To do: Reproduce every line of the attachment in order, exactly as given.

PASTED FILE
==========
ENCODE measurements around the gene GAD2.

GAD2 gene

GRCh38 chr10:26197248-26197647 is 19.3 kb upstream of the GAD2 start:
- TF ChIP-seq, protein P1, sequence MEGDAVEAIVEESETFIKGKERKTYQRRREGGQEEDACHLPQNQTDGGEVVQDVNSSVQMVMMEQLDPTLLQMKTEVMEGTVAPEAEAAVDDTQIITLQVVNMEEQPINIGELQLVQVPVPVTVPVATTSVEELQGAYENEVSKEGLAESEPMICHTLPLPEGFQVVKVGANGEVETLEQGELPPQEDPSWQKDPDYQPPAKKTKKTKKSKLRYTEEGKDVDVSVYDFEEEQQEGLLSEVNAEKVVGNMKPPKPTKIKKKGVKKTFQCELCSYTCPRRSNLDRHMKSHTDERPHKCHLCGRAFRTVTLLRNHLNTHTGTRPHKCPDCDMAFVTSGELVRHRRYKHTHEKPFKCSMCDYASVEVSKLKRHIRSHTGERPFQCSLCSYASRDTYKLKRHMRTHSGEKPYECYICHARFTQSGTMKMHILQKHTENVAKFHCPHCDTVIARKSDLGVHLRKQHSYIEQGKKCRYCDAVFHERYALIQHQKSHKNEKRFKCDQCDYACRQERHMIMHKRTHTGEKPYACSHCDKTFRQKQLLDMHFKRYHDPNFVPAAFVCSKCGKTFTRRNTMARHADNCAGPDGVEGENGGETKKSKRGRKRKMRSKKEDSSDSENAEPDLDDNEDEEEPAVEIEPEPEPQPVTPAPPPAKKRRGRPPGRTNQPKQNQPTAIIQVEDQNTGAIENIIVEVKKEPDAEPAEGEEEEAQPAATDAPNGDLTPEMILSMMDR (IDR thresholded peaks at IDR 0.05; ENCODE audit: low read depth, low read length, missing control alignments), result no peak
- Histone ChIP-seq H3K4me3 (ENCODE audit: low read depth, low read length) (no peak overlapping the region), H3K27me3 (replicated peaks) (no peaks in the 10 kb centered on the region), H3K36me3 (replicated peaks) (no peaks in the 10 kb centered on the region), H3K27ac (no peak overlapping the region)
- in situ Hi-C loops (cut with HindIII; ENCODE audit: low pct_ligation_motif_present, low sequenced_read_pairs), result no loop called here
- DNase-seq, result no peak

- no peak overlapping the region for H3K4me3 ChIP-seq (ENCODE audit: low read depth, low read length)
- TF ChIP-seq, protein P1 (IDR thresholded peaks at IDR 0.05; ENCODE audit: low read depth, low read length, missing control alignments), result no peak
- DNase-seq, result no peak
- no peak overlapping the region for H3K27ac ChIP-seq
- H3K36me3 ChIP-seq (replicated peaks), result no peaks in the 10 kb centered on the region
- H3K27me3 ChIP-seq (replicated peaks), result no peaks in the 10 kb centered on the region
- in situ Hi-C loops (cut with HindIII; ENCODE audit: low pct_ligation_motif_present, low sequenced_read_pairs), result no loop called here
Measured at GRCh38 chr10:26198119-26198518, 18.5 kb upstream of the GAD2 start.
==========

ENCODE measurements around the gene GAD2.

GAD2 gene

GRCh38 chr10:26197248-26197647 is 19.3 kb upstream of the GAD2 start:
- TF ChIP-seq, protein P1, sequence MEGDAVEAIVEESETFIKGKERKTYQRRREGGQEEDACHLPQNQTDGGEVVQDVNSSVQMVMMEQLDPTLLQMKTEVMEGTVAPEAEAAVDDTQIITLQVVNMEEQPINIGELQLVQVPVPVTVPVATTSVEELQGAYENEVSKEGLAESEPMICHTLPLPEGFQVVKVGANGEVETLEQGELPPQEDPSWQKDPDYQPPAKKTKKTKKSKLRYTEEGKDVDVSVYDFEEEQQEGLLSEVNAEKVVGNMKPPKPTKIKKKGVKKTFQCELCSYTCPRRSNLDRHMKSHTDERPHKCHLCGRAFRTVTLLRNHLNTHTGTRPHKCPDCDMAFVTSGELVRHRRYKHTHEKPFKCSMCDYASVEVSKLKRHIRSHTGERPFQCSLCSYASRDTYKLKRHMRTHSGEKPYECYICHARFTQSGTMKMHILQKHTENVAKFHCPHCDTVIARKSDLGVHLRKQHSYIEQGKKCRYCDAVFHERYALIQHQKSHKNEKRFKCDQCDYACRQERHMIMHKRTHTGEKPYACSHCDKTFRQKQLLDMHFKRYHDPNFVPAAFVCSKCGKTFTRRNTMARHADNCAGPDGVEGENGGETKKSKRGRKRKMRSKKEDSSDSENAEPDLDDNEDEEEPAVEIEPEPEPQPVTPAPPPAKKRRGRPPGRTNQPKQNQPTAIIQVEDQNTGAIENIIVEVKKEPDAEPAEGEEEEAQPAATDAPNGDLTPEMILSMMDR (IDR thresholded peaks at IDR 0.05; ENCODE audit: low read depth, low read length, missing control alignments), result no peak
- Histone ChIP-seq H3K4me3 (ENCODE audit: low read depth, low read length) (no peak overlapping the region), H3K27me3 (replicated peaks) (no peaks in the 10 kb centered on the region), H3K36me3 (replicated peaks) (no peaks in the 10 kb centered on the region), H3K27ac (no peak overlapping the region)
- in situ Hi-C loops (cut with HindIII; ENCODE audit: low pct_ligation_motif_present, low sequenced_read_pairs), result no loop called here
- DNase-seq, result no peak

- no peak overlapping the region for H3K4me3 ChIP-seq (ENCODE audit: low read depth, low read length)
- TF ChIP-seq, protein P1 (IDR thresholded peaks at IDR 0.05; ENCODE audit: low read depth, low read length, missing control alignments), result no peak
- DNase-seq, result no peak
- no peak overlapping the region for H3K27ac ChIP-seq
- H3K36me3 ChIP-seq (replicated peaks), result no peaks in the 10 kb centered on the region
- H3K27me3 ChIP-seq (replicated peaks), result no peaks in the 10 kb centered on the region
- in situ Hi-C loops (cut with HindIII; ENCODE audit: low pct_ligation_motif_present, low sequenced_read_pairs), result no loop called here
Measured at GRCh38 chr10:26198119-26198518, 18.5 kb upstream of the GAD2 start.